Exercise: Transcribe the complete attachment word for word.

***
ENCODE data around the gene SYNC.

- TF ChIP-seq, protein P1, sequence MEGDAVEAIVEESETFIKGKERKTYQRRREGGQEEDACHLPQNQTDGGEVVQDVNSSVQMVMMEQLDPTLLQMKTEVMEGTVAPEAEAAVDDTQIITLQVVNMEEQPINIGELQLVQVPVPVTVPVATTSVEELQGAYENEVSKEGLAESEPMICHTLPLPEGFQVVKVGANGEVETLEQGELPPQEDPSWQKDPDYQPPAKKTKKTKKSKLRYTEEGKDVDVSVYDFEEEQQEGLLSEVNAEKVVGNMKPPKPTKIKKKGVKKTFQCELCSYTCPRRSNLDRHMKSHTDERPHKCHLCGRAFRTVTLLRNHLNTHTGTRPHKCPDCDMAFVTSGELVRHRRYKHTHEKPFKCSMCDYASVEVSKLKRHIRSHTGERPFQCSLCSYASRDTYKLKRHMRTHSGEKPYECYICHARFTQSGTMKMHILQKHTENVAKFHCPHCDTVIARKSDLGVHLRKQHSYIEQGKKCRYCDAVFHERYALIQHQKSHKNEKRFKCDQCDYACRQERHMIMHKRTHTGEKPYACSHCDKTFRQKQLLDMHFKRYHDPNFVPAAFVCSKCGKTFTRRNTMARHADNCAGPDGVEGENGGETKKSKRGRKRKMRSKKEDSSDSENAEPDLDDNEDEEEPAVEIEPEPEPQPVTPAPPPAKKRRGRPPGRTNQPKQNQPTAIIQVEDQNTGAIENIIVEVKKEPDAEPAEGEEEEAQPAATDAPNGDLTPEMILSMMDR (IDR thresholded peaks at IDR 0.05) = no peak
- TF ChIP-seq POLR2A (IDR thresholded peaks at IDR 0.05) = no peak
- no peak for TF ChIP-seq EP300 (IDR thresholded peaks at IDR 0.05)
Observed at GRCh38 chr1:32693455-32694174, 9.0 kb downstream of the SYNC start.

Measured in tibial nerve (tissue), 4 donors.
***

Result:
ENCODE data around the gene SYNC.

- TF ChIP-seq, protein P1, sequence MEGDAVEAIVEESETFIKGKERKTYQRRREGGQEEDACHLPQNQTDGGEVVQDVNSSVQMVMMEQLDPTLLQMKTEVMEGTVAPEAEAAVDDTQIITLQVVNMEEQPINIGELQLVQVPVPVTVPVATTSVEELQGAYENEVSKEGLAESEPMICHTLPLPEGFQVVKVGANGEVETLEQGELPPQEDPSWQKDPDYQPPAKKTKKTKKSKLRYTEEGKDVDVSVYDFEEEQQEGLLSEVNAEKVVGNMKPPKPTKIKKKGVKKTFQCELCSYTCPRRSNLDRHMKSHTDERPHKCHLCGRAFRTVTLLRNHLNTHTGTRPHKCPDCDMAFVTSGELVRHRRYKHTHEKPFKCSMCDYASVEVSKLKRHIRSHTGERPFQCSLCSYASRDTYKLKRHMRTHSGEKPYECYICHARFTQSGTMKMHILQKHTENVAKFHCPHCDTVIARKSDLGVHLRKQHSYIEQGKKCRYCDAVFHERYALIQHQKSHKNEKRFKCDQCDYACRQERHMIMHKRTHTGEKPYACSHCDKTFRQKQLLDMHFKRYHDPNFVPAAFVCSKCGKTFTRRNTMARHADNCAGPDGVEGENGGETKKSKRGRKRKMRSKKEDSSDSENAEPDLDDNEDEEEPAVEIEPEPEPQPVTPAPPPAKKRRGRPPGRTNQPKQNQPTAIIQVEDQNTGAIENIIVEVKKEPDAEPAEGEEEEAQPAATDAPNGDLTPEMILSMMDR (IDR thresholded peaks at IDR 0.05) = no peak
- TF ChIP-seq POLR2A (IDR thresholded peaks at IDR 0.05) = no peak
- no peak for TF ChIP-seq EP300 (IDR thresholded peaks at IDR 0.05)
Observed at GRCh38 chr1:32693455-32694174, 9.0 kb downstream of the SYNC start.

Measured in tibial nerve (tissue), 4 donors.